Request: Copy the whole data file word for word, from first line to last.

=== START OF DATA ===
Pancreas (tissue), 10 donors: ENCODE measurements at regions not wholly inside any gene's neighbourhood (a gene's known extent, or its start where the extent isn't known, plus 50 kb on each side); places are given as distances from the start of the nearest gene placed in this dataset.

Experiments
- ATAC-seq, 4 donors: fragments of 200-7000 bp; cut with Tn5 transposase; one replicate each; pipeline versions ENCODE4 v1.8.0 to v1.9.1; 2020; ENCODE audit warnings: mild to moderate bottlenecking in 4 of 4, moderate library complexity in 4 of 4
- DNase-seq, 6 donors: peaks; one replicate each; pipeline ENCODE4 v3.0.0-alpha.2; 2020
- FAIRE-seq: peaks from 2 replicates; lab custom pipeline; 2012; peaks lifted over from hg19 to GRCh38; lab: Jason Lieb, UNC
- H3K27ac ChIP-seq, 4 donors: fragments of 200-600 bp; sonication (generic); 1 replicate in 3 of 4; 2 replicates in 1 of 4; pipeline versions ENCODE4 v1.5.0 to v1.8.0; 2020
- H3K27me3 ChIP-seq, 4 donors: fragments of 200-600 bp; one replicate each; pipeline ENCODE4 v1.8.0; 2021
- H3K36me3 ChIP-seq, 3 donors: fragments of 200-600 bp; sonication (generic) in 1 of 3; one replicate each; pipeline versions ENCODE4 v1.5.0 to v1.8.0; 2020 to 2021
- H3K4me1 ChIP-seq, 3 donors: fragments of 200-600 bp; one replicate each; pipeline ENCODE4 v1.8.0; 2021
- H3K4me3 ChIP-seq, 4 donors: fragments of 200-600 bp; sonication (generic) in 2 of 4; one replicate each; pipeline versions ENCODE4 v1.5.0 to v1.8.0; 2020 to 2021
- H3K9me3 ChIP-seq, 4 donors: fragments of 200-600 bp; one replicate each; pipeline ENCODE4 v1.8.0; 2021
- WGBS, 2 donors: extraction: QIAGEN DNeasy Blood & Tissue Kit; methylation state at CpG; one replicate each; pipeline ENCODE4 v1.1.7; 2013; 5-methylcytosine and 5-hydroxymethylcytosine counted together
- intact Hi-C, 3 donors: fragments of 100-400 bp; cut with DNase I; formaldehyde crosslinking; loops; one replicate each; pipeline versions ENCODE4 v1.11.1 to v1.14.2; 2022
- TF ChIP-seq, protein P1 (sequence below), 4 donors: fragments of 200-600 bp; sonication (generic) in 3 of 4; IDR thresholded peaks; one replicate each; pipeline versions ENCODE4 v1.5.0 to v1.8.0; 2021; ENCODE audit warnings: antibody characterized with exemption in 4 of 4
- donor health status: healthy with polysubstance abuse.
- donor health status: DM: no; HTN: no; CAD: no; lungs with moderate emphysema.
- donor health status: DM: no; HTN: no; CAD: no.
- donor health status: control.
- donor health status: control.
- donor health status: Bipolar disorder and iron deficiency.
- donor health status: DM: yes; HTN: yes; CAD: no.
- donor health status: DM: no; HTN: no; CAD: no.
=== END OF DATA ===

Pancreas (tissue), 10 donors: ENCODE measurements at regions not wholly inside any gene's neighbourhood (a gene's known extent, or its start where the extent isn't known, plus 50 kb on each side); places are given as distances from the start of the nearest gene placed in this dataset.

Experiments
- ATAC-seq, 4 donors: fragments of 200-7000 bp; cut with Tn5 transposase; one replicate each; pipeline versions ENCODE4 v1.8.0 to v1.9.1; 2020; ENCODE audit warnings: mild to moderate bottlenecking in 4 of 4, moderate library complexity in 4 of 4
- DNase-seq, 6 donors: peaks; one replicate each; pipeline ENCODE4 v3.0.0-alpha.2; 2020
- FAIRE-seq: peaks from 2 replicates; lab custom pipeline; 2012; peaks lifted over from hg19 to GRCh38; lab: Jason Lieb, UNC
- H3K27ac ChIP-seq, 4 donors: fragments of 200-600 bp; sonication (generic); 1 replicate in 3 of 4; 2 replicates in 1 of 4; pipeline versions ENCODE4 v1.5.0 to v1.8.0; 2020
- H3K27me3 ChIP-seq, 4 donors: fragments of 200-600 bp; one replicate each; pipeline ENCODE4 v1.8.0; 2021
- H3K36me3 ChIP-seq, 3 donors: fragments of 200-600 bp; sonication (generic) in 1 of 3; one replicate each; pipeline versions ENCODE4 v1.5.0 to v1.8.0; 2020 to 2021
- H3K4me1 ChIP-seq, 3 donors: fragments of 200-600 bp; one replicate each; pipeline ENCODE4 v1.8.0; 2021
- H3K4me3 ChIP-seq, 4 donors: fragments of 200-600 bp; sonication (generic) in 2 of 4; one replicate each; pipeline versions ENCODE4 v1.5.0 to v1.8.0; 2020 to 2021
- H3K9me3 ChIP-seq, 4 donors: fragments of 200-600 bp; one replicate each; pipeline ENCODE4 v1.8.0; 2021
- WGBS, 2 donors: extraction: QIAGEN DNeasy Blood & Tissue Kit; methylation state at CpG; one replicate each; pipeline ENCODE4 v1.1.7; 2013; 5-methylcytosine and 5-hydroxymethylcytosine counted together
- intact Hi-C, 3 donors: fragments of 100-400 bp; cut with DNase I; formaldehyde crosslinking; loops; one replicate each; pipeline versions ENCODE4 v1.11.1 to v1.14.2; 2022
- TF ChIP-seq, protein P1 (sequence below), 4 donors: fragments of 200-600 bp; sonication (generic) in 3 of 4; IDR thresholded peaks; one replicate each; pipeline versions ENCODE4 v1.5.0 to v1.8.0; 2021; ENCODE audit warnings: antibody characterized with exemption in 4 of 4
- donor health status: healthy with polysubstance abuse.
- donor health status: DM: no; HTN: no; CAD: no; lungs with moderate emphysema.
- donor health status: DM: no; HTN: no; CAD: no.
- donor health status: control.
- donor health status: control.
- donor health status: Bipolar disorder and iron deficiency.
- donor health status: DM: yes; HTN: yes; CAD: no.
- donor health status: DM: no; HTN: no; CAD: no.